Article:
Yakima, Washington-based Pink Lady America marketing director Alan Taylor, said it has been a good year for U.S. Pink Lady growers, with the vast majority marketed with the company's trademark.
"However, it’s not good to now see some fruit being imported into the USA without the benefit of the trademark and those standards which ends up hurting the domestic growers’ efforts," he said.
"To be safe, it’s important that the Pink Lady® trademark name on the apple match the Pink Lady® name on the display - consumers' need to be assured that they are buying true Pink Lady® brand apples that meet their expectations.
"It’s unfair to the grower and the consumer when what’s on the PLU isn’t the same as the signage because it’s not only potentially a quality issue, it may also be a trademark violation. It also is confusing to all who are seeking true Pink Lady® brand apples."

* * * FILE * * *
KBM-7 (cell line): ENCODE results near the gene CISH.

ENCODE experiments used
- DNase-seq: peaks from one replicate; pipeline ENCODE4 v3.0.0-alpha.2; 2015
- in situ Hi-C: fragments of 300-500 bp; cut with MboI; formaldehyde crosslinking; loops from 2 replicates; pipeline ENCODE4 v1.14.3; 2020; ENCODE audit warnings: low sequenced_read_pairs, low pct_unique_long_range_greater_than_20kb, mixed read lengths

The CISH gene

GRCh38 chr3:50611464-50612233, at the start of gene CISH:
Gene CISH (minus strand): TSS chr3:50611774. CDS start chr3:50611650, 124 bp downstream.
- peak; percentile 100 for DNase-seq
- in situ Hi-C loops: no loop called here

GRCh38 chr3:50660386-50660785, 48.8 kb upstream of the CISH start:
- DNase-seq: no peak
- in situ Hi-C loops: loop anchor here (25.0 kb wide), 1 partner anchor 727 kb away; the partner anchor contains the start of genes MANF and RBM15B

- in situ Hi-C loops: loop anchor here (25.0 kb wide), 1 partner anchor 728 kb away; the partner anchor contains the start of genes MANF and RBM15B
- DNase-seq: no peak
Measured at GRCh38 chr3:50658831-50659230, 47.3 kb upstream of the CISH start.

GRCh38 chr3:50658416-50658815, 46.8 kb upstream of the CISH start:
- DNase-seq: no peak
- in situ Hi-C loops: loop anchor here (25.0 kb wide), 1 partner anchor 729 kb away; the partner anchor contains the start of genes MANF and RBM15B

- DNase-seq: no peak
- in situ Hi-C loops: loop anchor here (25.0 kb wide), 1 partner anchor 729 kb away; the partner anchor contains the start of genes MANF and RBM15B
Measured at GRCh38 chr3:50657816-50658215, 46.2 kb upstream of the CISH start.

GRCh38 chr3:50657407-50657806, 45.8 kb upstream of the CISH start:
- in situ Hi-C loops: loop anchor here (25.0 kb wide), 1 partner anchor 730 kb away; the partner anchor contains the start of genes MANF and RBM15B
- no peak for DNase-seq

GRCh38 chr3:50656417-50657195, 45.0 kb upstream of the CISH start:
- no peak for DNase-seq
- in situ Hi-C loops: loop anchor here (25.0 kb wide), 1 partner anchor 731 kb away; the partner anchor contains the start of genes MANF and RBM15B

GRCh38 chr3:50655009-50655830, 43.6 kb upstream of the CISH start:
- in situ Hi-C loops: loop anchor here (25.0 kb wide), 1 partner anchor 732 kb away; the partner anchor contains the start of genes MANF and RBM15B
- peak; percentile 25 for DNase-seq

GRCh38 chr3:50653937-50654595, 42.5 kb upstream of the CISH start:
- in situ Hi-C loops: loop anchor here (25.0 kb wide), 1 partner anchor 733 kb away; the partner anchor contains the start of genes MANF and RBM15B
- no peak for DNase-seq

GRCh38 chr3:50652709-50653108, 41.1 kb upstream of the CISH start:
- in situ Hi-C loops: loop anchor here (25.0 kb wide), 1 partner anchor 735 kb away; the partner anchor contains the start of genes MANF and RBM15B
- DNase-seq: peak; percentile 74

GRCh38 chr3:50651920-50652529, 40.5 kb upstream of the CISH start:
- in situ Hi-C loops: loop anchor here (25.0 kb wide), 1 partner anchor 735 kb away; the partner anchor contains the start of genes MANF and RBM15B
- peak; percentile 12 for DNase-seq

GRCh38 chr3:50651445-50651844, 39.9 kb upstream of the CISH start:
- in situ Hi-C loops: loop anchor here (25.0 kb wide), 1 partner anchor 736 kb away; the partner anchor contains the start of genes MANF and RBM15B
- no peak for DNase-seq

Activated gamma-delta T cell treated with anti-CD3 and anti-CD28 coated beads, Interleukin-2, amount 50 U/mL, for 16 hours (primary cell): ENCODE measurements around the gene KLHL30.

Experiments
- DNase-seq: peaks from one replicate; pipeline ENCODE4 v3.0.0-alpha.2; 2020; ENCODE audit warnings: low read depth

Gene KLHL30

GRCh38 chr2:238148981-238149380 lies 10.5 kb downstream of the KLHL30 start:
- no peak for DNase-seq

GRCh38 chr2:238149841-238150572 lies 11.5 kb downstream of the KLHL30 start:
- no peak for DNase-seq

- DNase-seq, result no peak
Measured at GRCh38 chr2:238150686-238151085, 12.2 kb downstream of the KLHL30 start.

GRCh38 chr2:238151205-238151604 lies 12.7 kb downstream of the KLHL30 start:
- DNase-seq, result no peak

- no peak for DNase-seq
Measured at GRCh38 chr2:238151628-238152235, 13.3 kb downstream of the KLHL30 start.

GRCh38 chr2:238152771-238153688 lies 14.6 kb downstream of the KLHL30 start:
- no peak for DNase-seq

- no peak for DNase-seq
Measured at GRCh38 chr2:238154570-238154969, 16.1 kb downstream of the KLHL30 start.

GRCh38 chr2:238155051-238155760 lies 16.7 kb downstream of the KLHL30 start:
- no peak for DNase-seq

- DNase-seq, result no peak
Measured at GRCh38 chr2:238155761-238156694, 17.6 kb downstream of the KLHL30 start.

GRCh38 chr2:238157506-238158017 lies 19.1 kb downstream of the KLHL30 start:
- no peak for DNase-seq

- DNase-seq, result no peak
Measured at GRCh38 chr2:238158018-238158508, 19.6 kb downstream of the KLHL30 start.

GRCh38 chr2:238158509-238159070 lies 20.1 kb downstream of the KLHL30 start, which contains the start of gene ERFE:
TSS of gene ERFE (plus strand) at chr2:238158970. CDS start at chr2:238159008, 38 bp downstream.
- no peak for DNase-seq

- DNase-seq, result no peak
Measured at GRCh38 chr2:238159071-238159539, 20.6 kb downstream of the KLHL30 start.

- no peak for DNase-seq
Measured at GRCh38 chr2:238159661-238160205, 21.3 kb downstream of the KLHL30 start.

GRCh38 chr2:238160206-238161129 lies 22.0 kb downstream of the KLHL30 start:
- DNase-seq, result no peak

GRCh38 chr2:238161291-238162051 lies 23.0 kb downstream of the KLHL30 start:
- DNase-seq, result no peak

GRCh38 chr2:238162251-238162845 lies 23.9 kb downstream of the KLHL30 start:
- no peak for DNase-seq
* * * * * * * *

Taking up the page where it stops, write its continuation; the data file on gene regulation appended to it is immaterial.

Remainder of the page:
Taylor said it was important that growers and shippers of the brand be protected from those not packing under established quality standards.
"Those not adhering to those standards are taking advantage of those going to the additional effort of marketing quality and that just isn’t right.
"Pink Lady America works hard to help in insuring that this branded apple is meeting all expectations by everyone and especially the end user, the consumer.
"We are asking consumers to join us in standing up for those doing it correctly and not supporting those who aren’t. The brand needs this support to grow and to make more fruit packed to quality standards available to those consumers."